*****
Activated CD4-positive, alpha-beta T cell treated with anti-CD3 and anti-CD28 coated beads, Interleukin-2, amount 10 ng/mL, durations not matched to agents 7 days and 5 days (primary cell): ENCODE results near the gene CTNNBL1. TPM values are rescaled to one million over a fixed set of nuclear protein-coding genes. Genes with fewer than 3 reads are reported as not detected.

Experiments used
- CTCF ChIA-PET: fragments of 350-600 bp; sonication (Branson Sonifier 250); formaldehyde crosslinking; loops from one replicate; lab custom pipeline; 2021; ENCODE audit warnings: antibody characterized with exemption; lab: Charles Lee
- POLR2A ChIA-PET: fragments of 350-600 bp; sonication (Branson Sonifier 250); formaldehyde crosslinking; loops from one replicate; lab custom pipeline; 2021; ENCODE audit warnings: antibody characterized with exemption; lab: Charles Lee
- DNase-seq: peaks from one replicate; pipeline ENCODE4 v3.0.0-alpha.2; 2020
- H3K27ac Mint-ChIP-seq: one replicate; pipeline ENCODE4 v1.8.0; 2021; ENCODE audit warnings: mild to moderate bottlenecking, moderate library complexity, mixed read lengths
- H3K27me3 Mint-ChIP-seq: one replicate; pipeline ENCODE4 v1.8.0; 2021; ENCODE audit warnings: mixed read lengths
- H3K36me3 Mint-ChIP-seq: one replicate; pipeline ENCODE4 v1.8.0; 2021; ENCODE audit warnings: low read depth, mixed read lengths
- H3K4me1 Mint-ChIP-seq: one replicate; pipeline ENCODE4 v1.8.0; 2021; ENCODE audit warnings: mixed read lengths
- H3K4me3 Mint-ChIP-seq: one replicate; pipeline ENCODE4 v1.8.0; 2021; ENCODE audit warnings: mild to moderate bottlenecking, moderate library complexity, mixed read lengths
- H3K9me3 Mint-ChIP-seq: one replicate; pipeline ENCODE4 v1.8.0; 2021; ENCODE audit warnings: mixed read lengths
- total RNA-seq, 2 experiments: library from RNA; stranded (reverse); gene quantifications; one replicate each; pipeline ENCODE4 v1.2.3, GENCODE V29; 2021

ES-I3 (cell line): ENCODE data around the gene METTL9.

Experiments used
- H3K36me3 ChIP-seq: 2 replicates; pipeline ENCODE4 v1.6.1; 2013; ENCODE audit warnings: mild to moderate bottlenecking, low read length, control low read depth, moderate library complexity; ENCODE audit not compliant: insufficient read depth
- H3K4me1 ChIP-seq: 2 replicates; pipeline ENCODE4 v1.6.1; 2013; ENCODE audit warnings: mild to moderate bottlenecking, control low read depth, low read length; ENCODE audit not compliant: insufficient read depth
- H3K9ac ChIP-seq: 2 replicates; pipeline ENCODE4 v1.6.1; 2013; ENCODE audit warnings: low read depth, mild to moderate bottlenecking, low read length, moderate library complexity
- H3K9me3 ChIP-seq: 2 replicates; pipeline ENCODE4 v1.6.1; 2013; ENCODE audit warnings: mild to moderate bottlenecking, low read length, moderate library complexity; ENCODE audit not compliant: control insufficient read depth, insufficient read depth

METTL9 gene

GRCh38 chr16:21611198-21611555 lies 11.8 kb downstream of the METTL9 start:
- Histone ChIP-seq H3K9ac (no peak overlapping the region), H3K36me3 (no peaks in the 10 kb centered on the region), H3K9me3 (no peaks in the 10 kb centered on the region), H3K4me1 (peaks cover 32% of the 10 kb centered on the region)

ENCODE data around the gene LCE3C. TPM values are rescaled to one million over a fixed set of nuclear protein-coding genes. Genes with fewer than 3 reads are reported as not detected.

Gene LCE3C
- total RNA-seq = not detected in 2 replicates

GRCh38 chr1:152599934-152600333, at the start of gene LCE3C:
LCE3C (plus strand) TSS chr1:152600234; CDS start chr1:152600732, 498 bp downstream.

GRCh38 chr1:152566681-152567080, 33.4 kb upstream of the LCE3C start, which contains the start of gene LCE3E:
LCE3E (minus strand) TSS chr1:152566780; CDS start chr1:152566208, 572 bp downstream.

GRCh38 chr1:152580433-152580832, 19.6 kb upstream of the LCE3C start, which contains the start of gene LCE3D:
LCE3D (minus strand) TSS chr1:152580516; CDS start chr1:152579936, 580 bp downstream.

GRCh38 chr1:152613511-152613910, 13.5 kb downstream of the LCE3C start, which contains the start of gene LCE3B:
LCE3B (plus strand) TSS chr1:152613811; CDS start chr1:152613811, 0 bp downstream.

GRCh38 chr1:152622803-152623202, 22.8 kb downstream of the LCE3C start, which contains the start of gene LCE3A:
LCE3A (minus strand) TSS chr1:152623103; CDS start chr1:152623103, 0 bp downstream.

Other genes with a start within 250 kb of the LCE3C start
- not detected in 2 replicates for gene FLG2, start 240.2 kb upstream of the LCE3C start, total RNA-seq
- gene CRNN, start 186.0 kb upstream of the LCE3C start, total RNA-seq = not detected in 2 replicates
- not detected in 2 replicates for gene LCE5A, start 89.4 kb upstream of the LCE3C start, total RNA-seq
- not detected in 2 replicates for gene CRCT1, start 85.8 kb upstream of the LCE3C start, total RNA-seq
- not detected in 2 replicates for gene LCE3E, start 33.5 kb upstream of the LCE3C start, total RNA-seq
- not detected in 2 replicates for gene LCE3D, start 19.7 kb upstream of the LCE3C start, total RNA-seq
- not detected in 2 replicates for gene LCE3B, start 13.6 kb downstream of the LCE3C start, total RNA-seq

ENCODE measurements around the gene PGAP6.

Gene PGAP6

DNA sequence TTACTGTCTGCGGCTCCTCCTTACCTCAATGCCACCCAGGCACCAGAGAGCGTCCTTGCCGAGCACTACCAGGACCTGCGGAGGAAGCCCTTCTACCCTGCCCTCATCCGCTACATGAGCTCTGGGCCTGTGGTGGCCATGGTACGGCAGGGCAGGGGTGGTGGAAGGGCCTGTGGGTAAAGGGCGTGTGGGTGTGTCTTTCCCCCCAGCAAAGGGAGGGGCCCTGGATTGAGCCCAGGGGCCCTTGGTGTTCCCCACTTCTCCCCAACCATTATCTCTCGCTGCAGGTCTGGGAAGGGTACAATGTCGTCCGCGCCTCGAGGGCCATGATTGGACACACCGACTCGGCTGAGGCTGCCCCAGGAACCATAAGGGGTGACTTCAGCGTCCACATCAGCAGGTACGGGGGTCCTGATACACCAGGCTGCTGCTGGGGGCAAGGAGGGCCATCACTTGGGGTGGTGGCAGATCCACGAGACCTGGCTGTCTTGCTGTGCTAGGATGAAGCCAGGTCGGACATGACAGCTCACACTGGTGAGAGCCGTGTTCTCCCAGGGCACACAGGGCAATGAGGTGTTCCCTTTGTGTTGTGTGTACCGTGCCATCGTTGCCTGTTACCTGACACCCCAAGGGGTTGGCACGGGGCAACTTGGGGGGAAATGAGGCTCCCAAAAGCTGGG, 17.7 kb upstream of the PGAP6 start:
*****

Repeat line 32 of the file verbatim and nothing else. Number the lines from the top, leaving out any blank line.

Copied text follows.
LCE3B (plus strand) TSS chr1:152613811; CDS start chr1:152613811, 0 bp downstream.